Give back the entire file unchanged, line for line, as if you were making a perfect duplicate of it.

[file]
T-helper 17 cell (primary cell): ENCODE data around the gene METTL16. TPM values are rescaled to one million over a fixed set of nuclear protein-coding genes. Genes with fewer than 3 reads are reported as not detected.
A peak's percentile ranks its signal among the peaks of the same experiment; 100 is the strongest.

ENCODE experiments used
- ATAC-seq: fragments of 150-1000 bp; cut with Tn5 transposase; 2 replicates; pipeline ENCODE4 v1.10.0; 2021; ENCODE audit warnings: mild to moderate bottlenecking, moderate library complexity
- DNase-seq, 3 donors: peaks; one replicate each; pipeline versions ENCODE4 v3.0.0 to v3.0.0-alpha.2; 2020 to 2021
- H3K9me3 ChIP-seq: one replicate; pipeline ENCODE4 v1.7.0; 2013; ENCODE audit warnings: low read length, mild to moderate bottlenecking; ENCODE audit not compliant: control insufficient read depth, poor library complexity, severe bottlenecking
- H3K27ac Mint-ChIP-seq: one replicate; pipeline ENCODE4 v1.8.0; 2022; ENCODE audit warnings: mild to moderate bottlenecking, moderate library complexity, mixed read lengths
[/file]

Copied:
T-helper 17 cell (primary cell): ENCODE data around the gene METTL16. TPM values are rescaled to one million over a fixed set of nuclear protein-coding genes. Genes with fewer than 3 reads are reported as not detected.
A peak's percentile ranks its signal among the peaks of the same experiment; 100 is the strongest.

ENCODE experiments used
- ATAC-seq: fragments of 150-1000 bp; cut with Tn5 transposase; 2 replicates; pipeline ENCODE4 v1.10.0; 2021; ENCODE audit warnings: mild to moderate bottlenecking, moderate library complexity
- DNase-seq, 3 donors: peaks; one replicate each; pipeline versions ENCODE4 v3.0.0 to v3.0.0-alpha.2; 2020 to 2021
- H3K9me3 ChIP-seq: one replicate; pipeline ENCODE4 v1.7.0; 2013; ENCODE audit warnings: low read length, mild to moderate bottlenecking; ENCODE audit not compliant: control insufficient read depth, poor library complexity, severe bottlenecking
- H3K27ac Mint-ChIP-seq: one replicate; pipeline ENCODE4 v1.8.0; 2022; ENCODE audit warnings: mild to moderate bottlenecking, moderate library complexity, mixed read lengths